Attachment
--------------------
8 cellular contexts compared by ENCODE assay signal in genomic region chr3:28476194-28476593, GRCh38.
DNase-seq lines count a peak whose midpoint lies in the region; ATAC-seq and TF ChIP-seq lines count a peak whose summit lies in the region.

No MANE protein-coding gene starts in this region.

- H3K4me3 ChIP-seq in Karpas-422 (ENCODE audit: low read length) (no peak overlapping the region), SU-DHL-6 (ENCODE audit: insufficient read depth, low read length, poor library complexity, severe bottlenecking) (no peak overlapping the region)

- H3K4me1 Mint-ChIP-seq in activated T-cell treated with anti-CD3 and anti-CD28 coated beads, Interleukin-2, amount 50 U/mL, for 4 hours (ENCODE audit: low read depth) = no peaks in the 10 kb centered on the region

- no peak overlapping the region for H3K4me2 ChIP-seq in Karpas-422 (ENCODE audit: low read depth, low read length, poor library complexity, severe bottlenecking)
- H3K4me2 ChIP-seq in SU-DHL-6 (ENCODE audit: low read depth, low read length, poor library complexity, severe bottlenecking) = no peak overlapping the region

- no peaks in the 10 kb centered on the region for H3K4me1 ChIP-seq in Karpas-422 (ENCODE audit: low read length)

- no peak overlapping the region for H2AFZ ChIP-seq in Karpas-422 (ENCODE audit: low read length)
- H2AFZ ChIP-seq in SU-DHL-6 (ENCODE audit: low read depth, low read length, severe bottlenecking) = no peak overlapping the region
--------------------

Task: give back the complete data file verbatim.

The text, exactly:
8 cellular contexts compared by ENCODE assay signal in genomic region chr3:28476194-28476593, GRCh38.
DNase-seq lines count a peak whose midpoint lies in the region; ATAC-seq and TF ChIP-seq lines count a peak whose summit lies in the region.

No MANE protein-coding gene starts in this region.

- H3K4me3 ChIP-seq in Karpas-422 (ENCODE audit: low read length) (no peak overlapping the region), SU-DHL-6 (ENCODE audit: insufficient read depth, low read length, poor library complexity, severe bottlenecking) (no peak overlapping the region)

- H3K4me1 Mint-ChIP-seq in activated T-cell treated with anti-CD3 and anti-CD28 coated beads, Interleukin-2, amount 50 U/mL, for 4 hours (ENCODE audit: low read depth) = no peaks in the 10 kb centered on the region

- no peak overlapping the region for H3K4me2 ChIP-seq in Karpas-422 (ENCODE audit: low read depth, low read length, poor library complexity, severe bottlenecking)
- H3K4me2 ChIP-seq in SU-DHL-6 (ENCODE audit: low read depth, low read length, poor library complexity, severe bottlenecking) = no peak overlapping the region

- no peaks in the 10 kb centered on the region for H3K4me1 ChIP-seq in Karpas-422 (ENCODE audit: low read length)

- no peak overlapping the region for H2AFZ ChIP-seq in Karpas-422 (ENCODE audit: low read length)
- H2AFZ ChIP-seq in SU-DHL-6 (ENCODE audit: low read depth, low read length, severe bottlenecking) = no peak overlapping the region